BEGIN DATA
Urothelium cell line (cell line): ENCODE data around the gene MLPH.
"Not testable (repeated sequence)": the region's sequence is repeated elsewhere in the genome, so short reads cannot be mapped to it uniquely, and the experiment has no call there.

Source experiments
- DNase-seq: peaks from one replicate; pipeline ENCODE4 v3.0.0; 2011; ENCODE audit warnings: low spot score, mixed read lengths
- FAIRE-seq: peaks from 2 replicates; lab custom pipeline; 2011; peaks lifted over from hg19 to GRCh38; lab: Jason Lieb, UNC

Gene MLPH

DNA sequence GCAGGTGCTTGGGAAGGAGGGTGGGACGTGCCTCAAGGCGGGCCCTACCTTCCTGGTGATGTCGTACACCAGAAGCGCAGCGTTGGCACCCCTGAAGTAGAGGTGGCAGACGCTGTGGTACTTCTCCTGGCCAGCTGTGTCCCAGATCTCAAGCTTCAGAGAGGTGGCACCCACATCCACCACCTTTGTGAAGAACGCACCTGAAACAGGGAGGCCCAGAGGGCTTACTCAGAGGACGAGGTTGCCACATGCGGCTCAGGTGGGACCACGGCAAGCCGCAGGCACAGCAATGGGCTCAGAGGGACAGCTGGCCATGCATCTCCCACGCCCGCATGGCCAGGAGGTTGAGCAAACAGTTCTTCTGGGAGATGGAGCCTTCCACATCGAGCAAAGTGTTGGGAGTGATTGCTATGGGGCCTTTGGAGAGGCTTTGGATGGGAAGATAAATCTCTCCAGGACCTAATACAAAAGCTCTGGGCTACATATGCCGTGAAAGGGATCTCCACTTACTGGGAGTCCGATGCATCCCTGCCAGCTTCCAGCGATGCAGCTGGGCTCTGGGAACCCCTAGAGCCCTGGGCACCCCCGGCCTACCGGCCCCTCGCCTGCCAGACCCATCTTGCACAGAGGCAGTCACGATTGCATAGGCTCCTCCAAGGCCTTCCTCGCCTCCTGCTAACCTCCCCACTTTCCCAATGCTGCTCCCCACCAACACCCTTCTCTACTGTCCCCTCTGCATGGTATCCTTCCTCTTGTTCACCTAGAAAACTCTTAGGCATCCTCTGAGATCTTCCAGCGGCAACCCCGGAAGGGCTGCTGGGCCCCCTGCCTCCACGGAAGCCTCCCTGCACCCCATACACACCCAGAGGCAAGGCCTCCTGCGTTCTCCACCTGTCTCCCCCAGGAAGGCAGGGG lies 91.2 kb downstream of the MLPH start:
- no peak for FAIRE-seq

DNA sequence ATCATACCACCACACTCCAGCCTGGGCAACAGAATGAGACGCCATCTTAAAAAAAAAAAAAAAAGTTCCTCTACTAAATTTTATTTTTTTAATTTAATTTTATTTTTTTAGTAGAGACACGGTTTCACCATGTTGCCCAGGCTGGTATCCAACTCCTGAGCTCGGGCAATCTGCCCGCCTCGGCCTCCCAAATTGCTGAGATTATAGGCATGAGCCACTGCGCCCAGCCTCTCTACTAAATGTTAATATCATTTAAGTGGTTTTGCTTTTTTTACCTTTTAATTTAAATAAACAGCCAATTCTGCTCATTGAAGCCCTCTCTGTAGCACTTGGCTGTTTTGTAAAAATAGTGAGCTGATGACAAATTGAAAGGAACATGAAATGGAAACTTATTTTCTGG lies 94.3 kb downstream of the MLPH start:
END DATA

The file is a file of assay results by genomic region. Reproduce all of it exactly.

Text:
Urothelium cell line (cell line): ENCODE data around the gene MLPH.
"Not testable (repeated sequence)": the region's sequence is repeated elsewhere in the genome, so short reads cannot be mapped to it uniquely, and the experiment has no call there.

Source experiments
- DNase-seq: peaks from one replicate; pipeline ENCODE4 v3.0.0; 2011; ENCODE audit warnings: low spot score, mixed read lengths
- FAIRE-seq: peaks from 2 replicates; lab custom pipeline; 2011; peaks lifted over from hg19 to GRCh38; lab: Jason Lieb, UNC

Gene MLPH

DNA sequence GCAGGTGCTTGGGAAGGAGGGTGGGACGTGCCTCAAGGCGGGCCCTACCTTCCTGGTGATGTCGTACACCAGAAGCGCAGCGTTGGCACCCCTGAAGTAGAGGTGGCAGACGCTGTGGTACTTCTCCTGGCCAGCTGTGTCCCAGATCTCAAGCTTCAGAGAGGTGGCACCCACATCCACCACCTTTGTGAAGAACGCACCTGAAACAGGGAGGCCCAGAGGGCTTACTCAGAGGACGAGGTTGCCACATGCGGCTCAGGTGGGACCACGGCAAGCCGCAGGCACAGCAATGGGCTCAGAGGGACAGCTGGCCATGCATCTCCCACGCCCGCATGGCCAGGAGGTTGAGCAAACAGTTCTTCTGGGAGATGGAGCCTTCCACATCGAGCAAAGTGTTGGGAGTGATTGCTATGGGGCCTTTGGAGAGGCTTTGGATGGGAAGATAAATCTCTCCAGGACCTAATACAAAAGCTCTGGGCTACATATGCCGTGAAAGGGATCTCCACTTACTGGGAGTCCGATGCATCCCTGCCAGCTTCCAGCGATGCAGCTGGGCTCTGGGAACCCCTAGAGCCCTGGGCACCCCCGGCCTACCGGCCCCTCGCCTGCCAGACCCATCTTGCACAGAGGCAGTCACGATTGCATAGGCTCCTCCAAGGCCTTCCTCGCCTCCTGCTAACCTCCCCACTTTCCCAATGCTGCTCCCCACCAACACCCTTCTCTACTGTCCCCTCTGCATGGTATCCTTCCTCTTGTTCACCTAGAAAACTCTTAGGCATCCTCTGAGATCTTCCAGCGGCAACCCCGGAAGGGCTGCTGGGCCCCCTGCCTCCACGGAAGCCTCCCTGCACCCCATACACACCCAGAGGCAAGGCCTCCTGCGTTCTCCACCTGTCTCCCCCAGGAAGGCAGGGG lies 91.2 kb downstream of the MLPH start:
- no peak for FAIRE-seq

DNA sequence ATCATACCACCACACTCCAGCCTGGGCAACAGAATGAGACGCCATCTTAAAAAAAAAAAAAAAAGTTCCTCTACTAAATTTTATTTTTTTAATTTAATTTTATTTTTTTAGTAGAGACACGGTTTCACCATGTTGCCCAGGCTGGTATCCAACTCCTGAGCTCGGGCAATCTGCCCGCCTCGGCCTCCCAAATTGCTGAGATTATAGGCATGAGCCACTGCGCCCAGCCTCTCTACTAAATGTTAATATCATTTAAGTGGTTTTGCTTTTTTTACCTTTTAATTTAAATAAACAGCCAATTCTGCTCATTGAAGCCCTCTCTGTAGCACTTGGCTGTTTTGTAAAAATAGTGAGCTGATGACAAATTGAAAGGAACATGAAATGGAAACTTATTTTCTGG lies 94.3 kb downstream of the MLPH start: